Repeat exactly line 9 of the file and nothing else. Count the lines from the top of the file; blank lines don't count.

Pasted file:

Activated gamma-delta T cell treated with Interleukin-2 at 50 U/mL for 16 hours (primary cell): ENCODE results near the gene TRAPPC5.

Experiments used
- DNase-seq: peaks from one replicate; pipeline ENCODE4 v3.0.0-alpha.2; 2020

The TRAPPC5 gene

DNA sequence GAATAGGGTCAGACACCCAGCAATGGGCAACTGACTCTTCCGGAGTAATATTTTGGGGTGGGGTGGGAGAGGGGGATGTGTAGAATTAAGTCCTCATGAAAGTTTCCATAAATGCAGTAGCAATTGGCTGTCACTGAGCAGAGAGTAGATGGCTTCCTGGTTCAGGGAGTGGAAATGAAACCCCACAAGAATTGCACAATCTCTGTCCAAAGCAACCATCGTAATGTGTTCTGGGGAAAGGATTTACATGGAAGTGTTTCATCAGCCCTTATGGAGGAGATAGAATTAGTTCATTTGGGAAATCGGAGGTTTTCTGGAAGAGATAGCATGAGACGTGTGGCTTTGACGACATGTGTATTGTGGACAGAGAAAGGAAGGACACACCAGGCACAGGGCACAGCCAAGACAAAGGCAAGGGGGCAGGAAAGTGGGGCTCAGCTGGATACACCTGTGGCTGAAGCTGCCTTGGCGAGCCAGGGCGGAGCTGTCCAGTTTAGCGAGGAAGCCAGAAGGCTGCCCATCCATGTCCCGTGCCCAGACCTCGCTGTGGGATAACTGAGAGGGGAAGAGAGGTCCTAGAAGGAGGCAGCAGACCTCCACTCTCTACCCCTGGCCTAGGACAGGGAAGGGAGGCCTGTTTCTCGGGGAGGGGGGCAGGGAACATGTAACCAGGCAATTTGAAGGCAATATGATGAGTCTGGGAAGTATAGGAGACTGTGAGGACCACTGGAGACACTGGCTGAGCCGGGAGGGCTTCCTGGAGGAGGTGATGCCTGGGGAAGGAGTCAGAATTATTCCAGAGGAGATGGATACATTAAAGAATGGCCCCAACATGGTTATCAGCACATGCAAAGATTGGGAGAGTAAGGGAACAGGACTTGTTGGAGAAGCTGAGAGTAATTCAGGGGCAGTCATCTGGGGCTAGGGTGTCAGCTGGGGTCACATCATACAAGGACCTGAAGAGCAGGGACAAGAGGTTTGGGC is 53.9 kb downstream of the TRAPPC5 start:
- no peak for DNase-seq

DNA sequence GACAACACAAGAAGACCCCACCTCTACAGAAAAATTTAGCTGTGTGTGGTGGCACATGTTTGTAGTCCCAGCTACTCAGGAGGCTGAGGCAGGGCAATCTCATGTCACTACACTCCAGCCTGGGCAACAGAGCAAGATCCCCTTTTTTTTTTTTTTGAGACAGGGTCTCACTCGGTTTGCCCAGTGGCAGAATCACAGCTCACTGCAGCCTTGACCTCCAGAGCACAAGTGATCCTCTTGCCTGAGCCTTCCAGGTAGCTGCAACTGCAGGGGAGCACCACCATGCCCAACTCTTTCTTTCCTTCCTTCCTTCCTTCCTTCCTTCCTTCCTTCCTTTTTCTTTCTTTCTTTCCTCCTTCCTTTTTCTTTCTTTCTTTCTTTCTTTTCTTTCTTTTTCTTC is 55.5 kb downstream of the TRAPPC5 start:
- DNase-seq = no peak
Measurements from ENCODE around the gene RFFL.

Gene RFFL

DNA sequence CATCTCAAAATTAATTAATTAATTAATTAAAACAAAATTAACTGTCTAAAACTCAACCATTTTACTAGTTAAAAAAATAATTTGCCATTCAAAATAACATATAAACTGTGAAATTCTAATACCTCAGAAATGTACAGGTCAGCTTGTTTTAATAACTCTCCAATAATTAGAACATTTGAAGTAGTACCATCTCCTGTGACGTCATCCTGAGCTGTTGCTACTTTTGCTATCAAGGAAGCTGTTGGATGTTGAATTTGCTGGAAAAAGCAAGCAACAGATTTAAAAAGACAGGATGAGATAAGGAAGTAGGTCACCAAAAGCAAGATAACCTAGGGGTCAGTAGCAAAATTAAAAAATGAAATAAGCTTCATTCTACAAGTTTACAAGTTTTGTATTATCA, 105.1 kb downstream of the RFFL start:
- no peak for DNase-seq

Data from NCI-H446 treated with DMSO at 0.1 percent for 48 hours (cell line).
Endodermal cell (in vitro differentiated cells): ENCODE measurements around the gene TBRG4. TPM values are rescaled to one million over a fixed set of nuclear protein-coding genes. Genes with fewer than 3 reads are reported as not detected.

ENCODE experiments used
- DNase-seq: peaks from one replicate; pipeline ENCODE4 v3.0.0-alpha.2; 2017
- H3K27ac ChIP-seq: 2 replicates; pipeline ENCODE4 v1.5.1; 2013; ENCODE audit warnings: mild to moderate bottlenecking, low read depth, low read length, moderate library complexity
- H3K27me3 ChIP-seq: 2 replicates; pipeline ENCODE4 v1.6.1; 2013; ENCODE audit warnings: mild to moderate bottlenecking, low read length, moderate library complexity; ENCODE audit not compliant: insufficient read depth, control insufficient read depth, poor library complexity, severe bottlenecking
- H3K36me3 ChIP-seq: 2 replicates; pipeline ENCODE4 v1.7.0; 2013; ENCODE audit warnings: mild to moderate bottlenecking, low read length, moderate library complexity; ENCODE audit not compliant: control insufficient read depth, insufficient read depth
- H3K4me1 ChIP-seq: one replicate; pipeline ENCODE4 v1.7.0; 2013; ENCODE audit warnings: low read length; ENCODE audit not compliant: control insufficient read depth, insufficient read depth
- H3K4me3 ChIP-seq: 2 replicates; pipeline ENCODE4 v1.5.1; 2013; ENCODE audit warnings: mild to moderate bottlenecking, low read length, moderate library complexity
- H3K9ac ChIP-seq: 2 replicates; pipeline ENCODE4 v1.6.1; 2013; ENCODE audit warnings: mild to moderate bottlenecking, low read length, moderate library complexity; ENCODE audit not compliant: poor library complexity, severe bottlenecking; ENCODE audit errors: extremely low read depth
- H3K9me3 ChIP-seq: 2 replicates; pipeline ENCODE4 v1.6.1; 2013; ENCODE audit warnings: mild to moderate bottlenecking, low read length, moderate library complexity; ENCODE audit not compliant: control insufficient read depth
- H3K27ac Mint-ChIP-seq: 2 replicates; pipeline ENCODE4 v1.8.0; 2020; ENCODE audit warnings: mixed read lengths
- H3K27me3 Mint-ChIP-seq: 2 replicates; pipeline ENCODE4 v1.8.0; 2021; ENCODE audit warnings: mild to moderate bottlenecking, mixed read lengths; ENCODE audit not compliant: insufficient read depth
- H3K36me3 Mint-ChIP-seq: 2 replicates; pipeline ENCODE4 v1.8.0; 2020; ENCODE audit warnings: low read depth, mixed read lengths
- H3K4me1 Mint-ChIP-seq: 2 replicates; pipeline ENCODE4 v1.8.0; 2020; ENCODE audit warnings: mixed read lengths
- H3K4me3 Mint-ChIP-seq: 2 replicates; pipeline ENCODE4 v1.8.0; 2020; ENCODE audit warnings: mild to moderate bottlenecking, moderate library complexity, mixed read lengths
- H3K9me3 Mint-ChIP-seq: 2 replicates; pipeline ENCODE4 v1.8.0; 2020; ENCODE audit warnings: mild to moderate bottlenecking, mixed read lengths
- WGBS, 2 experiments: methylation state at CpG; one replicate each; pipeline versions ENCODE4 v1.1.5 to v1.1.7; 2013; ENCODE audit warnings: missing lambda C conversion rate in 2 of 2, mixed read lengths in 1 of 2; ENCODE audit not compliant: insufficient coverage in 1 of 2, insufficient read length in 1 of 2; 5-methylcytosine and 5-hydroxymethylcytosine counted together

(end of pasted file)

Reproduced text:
Measurements from ENCODE around the gene RFFL.